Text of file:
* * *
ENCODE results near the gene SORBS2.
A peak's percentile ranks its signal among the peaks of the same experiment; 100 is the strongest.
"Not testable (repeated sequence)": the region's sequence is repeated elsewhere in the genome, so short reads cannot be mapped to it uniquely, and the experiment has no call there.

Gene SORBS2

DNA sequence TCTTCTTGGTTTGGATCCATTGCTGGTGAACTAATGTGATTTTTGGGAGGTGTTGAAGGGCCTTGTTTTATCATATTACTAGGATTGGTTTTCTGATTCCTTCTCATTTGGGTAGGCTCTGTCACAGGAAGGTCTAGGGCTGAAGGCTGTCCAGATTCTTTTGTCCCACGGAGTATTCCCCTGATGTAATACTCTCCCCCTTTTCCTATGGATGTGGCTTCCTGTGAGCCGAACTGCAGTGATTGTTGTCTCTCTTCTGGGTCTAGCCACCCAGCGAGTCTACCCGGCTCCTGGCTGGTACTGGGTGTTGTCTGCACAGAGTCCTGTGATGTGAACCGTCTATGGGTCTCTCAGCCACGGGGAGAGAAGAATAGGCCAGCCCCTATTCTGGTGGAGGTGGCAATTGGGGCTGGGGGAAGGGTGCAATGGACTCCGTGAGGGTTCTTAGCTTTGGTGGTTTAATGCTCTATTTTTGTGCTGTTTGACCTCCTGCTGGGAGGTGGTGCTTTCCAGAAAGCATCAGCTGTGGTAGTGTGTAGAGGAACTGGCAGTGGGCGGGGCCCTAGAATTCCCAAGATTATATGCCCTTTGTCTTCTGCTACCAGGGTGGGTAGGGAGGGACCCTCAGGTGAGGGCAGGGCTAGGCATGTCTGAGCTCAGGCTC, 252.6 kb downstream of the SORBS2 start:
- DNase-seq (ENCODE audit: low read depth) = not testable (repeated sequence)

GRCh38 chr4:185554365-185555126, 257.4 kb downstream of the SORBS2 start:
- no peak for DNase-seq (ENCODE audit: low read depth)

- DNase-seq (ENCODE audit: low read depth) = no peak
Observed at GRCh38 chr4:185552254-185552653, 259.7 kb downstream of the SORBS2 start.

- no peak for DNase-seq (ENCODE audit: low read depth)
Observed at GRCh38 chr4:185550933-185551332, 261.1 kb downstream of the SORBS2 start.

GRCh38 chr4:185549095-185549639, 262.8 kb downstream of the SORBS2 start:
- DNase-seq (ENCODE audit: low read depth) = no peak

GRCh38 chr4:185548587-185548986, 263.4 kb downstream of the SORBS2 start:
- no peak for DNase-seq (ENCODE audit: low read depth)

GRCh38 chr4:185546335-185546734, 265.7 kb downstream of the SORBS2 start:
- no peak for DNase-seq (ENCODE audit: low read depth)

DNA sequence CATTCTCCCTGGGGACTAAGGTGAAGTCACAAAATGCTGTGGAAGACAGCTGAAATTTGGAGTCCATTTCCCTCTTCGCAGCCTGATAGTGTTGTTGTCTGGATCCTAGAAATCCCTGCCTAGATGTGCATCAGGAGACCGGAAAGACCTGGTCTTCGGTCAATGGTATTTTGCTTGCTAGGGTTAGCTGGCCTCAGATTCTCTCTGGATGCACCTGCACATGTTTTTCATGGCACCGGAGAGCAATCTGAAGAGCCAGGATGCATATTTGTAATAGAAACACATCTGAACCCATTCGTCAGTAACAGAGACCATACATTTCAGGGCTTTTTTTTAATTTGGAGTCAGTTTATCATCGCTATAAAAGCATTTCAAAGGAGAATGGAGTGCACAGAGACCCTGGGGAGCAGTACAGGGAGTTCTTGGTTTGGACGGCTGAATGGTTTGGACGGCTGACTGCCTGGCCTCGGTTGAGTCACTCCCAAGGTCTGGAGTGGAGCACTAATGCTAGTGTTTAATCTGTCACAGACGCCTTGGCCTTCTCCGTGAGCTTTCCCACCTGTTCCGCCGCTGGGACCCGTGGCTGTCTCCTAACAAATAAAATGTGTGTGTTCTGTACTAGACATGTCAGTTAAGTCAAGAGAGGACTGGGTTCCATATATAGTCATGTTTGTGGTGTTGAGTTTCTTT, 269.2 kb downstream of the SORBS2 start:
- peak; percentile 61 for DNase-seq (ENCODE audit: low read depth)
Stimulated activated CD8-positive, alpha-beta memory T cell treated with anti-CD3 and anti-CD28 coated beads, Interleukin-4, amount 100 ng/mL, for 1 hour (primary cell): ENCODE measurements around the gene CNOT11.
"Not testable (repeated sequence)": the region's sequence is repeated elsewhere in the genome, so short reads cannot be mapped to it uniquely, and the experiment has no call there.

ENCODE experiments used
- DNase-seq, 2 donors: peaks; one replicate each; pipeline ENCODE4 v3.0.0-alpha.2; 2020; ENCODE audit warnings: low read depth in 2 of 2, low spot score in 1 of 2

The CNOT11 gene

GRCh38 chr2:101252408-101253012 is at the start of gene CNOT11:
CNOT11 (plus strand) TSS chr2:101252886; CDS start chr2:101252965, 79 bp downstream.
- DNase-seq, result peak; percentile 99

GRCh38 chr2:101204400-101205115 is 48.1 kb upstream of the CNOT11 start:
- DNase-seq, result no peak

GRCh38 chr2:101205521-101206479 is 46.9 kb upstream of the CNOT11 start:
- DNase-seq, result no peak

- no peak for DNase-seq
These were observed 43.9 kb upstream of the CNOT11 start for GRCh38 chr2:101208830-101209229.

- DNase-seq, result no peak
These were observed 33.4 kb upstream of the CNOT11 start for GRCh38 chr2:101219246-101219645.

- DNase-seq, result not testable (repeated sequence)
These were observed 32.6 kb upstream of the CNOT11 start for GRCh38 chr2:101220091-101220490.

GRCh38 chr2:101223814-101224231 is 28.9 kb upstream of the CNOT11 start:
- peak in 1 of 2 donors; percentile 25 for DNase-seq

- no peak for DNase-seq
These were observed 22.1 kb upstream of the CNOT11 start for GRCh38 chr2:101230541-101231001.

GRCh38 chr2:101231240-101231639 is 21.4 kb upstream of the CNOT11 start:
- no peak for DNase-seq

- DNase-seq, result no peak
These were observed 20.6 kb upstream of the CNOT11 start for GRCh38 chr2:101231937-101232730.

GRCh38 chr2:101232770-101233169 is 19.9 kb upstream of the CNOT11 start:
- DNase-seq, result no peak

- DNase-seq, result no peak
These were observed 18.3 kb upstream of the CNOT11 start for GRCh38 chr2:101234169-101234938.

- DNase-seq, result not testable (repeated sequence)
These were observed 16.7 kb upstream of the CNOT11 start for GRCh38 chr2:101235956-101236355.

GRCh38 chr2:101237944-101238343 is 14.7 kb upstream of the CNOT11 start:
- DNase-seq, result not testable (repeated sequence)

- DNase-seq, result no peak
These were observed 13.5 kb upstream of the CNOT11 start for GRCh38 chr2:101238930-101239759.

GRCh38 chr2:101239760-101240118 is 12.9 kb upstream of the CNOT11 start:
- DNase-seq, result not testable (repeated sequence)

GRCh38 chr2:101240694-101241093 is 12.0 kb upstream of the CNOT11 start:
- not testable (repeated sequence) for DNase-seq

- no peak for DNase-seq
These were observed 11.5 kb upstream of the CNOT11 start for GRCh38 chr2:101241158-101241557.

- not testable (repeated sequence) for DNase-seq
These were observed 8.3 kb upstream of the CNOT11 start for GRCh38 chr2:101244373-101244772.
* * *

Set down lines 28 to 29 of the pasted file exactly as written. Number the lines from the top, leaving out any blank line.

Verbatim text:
- DNase-seq, result peak; percentile 99

GRCh38 chr2:101204400-101205115 is 48.1 kb upstream of the CNOT11 start: